I watched the author, Tony Wagner, speak at an education conference this past spring. This is what he had to say about schools and creativity (From 7 Innovators Views on Education at Skillshare's Penny Conference):
"Teaching used to be about knowledge and scarcity. Teachers had knowledge they needed to impart to students. Now that knowledge is free, we don't need that anymore. It isn't important what you know, it is important what you can do with what you know.
Routine jobs are being outsourced. The set of skills needed now are critical thinking, problem solving, collaboration, agility, initiative, effective oral and written communication and the ability to analyze information. Is that what schools are teaching? We need to re-position from a consumer economy to an innovative economy.
The culture of school is radically at odds with the culture of learning:
- School is all about individual GPA. It should be about teamwork
- School is about specialization. Innovation needs to cross discipline boundaries.
- School is highly risk adverse. Innovation requires fail early and fail often.
- Learning is a profoundly passive experience in most schools. That is why we are good consumers but not innovators.
- We rely on extrinsic motivators where intrinsic are much more important"
What can parents do to help create innovators? (book excerpts):
- Encourage Play - "Research shows that human beings are born with an innate desire to explore, experiment, and imagine new possibilities -- to innovate. How do children learn such skills? In a word -- through play. Play, then, is part of our human nature and an intrinsic motivation."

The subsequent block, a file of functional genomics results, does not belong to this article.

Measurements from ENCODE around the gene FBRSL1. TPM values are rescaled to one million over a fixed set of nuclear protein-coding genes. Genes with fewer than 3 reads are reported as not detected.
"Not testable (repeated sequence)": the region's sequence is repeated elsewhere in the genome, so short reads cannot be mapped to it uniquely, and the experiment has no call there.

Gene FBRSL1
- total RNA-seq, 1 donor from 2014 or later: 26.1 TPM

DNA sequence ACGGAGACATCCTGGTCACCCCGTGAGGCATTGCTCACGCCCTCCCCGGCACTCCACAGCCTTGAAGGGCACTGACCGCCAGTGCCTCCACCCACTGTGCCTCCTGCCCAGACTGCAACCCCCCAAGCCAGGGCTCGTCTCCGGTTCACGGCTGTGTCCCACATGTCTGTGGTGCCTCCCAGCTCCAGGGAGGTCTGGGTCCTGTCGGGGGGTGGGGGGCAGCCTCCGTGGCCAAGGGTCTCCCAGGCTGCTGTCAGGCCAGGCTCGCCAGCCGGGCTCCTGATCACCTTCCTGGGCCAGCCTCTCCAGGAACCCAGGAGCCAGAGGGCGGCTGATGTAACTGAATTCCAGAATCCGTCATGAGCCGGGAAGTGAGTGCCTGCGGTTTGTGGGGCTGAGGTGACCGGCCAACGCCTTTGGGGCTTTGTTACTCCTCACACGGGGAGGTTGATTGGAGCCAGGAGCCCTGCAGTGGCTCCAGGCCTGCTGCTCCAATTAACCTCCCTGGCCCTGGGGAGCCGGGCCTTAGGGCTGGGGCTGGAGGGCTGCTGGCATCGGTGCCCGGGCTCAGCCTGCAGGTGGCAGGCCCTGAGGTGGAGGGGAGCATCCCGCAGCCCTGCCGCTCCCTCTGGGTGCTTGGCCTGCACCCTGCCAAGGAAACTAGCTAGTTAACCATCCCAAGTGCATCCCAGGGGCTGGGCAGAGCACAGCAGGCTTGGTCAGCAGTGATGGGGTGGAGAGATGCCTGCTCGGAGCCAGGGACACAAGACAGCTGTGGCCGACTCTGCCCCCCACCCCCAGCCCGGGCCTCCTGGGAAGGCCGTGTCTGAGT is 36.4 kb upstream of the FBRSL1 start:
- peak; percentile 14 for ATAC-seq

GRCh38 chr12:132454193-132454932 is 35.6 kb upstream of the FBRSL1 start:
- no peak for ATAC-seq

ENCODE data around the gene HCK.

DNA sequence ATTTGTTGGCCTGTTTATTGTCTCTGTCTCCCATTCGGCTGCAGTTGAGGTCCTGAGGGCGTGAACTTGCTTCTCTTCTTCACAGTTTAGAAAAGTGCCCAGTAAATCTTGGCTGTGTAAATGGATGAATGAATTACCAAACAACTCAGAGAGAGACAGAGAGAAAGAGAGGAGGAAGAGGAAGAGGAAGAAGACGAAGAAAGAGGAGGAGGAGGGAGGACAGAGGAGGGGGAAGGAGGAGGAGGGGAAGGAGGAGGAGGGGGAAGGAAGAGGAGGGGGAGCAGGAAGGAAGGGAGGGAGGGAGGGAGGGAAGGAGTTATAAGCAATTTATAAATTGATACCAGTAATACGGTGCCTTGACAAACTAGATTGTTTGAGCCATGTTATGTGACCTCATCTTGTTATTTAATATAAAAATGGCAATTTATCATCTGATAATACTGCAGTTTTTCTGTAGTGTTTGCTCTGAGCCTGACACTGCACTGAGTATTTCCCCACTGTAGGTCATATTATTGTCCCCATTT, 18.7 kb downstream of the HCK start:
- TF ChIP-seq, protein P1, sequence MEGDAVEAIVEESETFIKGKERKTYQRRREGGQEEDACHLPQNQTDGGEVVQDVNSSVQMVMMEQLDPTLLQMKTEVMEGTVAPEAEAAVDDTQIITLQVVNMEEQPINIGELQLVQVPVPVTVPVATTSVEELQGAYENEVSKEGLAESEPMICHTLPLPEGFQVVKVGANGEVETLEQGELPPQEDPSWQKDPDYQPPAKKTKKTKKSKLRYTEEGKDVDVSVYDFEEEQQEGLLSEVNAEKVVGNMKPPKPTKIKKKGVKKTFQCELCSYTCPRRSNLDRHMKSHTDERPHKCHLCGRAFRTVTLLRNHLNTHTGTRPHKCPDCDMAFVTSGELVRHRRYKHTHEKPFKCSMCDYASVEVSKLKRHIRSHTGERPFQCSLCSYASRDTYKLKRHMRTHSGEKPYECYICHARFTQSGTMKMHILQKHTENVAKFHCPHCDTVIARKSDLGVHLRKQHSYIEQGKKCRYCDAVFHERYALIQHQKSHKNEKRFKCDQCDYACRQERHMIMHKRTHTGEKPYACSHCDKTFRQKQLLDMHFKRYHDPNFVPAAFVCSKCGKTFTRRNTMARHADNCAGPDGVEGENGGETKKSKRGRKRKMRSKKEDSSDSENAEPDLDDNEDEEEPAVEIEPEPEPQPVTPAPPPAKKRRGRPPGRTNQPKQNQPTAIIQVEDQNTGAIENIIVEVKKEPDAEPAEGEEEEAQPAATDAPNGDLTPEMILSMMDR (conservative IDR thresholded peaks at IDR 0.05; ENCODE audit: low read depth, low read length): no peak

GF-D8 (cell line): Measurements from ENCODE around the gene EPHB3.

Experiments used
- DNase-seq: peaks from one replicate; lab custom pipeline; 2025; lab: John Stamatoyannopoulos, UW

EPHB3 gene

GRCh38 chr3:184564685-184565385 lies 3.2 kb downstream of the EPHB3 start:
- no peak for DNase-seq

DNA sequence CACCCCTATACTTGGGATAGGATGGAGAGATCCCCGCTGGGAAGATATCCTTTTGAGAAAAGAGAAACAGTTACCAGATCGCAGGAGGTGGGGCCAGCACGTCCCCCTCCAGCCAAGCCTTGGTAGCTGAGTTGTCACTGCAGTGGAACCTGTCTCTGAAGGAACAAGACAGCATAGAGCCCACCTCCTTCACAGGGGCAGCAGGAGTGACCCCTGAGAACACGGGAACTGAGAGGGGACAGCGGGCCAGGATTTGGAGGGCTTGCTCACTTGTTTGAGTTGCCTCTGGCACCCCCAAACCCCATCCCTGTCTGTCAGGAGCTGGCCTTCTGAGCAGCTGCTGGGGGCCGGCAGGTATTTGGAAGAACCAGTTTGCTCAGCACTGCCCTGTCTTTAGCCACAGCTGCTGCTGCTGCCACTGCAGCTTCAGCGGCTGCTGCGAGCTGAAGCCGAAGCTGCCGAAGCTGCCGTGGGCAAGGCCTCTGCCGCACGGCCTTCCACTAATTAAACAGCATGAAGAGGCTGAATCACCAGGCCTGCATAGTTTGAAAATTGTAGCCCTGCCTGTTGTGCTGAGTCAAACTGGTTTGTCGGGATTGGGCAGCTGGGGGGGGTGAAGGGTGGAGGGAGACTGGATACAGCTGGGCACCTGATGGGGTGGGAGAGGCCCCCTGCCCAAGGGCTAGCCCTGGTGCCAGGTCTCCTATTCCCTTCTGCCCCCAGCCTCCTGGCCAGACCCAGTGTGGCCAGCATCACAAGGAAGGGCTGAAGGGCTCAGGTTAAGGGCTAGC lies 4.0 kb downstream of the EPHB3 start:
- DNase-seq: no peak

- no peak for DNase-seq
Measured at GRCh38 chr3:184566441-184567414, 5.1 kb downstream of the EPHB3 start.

- Encourage Passion - "In more than one hundred and fifty interviews for this book -- lengthy conversations with innovators and their parents, teachers, and mentors -- passion was the most frequently recurring word."
- Encourage Purpose - "In the lives of young innovators whom I interviewed, I discovered a consistent link and developmental arc in their progression from play to passion to purpose. They played a great deal -- but their play was frequently far less structured than most children's, and they had opportunities to explore, experiment, and discover through trial and error -- to take risks and to fall down. Through this kind of more creative play as children, these young innovators discovered a passion. As they pursued their passions, their interests changed and took surprising turns. They developed new passions, which, over time, evolved into a deeper and more mature sense of purpose."
The most forward-thinking institutions (education or workplace) that are creating innovators, do so by encouraging collaboration, interdisciplinary problem-solving and intrinsic motivations. I highly recommend Creating Innovators: The Making of Young People Who Will Change the World to everyone, parent or not. Innovation is something we are desperately in need of and everyone can play a part.